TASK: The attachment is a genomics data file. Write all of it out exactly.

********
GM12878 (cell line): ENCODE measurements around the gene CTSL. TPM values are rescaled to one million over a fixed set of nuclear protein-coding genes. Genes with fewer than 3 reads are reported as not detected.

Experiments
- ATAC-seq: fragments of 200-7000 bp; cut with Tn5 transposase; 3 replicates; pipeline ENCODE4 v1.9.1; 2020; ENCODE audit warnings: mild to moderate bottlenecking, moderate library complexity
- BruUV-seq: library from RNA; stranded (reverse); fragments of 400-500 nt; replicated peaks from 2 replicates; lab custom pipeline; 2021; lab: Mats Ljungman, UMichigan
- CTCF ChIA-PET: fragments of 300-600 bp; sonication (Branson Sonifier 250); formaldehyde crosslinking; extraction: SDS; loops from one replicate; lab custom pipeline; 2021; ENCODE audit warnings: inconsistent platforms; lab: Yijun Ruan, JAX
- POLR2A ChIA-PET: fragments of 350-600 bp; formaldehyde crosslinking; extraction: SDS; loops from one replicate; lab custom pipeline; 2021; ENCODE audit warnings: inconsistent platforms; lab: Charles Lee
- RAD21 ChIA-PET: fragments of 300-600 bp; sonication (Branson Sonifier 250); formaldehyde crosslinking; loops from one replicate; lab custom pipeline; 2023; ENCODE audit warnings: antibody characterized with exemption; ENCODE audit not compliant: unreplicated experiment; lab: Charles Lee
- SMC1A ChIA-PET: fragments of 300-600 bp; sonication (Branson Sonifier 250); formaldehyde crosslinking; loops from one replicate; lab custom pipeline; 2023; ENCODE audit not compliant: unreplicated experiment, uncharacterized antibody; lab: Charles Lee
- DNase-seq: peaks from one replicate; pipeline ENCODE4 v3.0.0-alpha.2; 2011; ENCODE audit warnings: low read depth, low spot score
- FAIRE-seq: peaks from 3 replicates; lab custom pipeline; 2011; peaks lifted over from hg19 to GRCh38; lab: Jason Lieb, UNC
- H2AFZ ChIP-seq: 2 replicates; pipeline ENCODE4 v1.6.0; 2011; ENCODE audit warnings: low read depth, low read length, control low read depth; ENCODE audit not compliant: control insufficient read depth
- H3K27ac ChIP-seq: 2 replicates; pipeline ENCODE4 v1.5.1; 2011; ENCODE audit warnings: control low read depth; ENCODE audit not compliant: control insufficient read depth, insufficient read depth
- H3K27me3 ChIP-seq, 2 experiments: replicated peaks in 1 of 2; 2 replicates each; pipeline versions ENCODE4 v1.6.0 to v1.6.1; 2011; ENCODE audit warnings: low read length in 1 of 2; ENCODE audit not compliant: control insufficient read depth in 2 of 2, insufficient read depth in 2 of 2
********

GM12878 (cell line): ENCODE measurements around the gene CTSL. TPM values are rescaled to one million over a fixed set of nuclear protein-coding genes. Genes with fewer than 3 reads are reported as not detected.

Experiments
- ATAC-seq: fragments of 200-7000 bp; cut with Tn5 transposase; 3 replicates; pipeline ENCODE4 v1.9.1; 2020; ENCODE audit warnings: mild to moderate bottlenecking, moderate library complexity
- BruUV-seq: library from RNA; stranded (reverse); fragments of 400-500 nt; replicated peaks from 2 replicates; lab custom pipeline; 2021; lab: Mats Ljungman, UMichigan
- CTCF ChIA-PET: fragments of 300-600 bp; sonication (Branson Sonifier 250); formaldehyde crosslinking; extraction: SDS; loops from one replicate; lab custom pipeline; 2021; ENCODE audit warnings: inconsistent platforms; lab: Yijun Ruan, JAX
- POLR2A ChIA-PET: fragments of 350-600 bp; formaldehyde crosslinking; extraction: SDS; loops from one replicate; lab custom pipeline; 2021; ENCODE audit warnings: inconsistent platforms; lab: Charles Lee
- RAD21 ChIA-PET: fragments of 300-600 bp; sonication (Branson Sonifier 250); formaldehyde crosslinking; loops from one replicate; lab custom pipeline; 2023; ENCODE audit warnings: antibody characterized with exemption; ENCODE audit not compliant: unreplicated experiment; lab: Charles Lee
- SMC1A ChIA-PET: fragments of 300-600 bp; sonication (Branson Sonifier 250); formaldehyde crosslinking; loops from one replicate; lab custom pipeline; 2023; ENCODE audit not compliant: unreplicated experiment, uncharacterized antibody; lab: Charles Lee
- DNase-seq: peaks from one replicate; pipeline ENCODE4 v3.0.0-alpha.2; 2011; ENCODE audit warnings: low read depth, low spot score
- FAIRE-seq: peaks from 3 replicates; lab custom pipeline; 2011; peaks lifted over from hg19 to GRCh38; lab: Jason Lieb, UNC
- H2AFZ ChIP-seq: 2 replicates; pipeline ENCODE4 v1.6.0; 2011; ENCODE audit warnings: low read depth, low read length, control low read depth; ENCODE audit not compliant: control insufficient read depth
- H3K27ac ChIP-seq: 2 replicates; pipeline ENCODE4 v1.5.1; 2011; ENCODE audit warnings: control low read depth; ENCODE audit not compliant: control insufficient read depth, insufficient read depth
- H3K27me3 ChIP-seq, 2 experiments: replicated peaks in 1 of 2; 2 replicates each; pipeline versions ENCODE4 v1.6.0 to v1.6.1; 2011; ENCODE audit warnings: low read length in 1 of 2; ENCODE audit not compliant: control insufficient read depth in 2 of 2, insufficient read depth in 2 of 2